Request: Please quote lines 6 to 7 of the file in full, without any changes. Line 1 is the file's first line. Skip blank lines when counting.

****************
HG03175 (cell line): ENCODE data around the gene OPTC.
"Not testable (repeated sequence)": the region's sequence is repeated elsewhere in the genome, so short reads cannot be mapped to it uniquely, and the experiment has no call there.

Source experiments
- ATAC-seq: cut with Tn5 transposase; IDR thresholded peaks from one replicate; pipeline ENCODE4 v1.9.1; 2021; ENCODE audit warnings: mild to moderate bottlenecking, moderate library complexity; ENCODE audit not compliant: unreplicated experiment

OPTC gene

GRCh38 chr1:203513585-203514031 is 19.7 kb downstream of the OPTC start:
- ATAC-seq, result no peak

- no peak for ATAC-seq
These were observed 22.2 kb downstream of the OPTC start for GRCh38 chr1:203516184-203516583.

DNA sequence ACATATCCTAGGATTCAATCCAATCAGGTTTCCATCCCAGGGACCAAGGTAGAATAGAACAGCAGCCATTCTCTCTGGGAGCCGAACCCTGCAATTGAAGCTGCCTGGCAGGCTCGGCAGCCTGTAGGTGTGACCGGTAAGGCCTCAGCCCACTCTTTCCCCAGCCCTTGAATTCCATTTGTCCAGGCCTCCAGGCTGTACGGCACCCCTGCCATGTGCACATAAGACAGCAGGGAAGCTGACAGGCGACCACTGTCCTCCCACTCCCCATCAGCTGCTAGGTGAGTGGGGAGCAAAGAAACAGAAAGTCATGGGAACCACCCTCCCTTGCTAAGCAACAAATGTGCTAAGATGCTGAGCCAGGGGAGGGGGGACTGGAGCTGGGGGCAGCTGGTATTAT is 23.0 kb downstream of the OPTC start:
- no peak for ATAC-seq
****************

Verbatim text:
GRCh38 chr1:203513585-203514031 is 19.7 kb downstream of the OPTC start:
- ATAC-seq, result no peak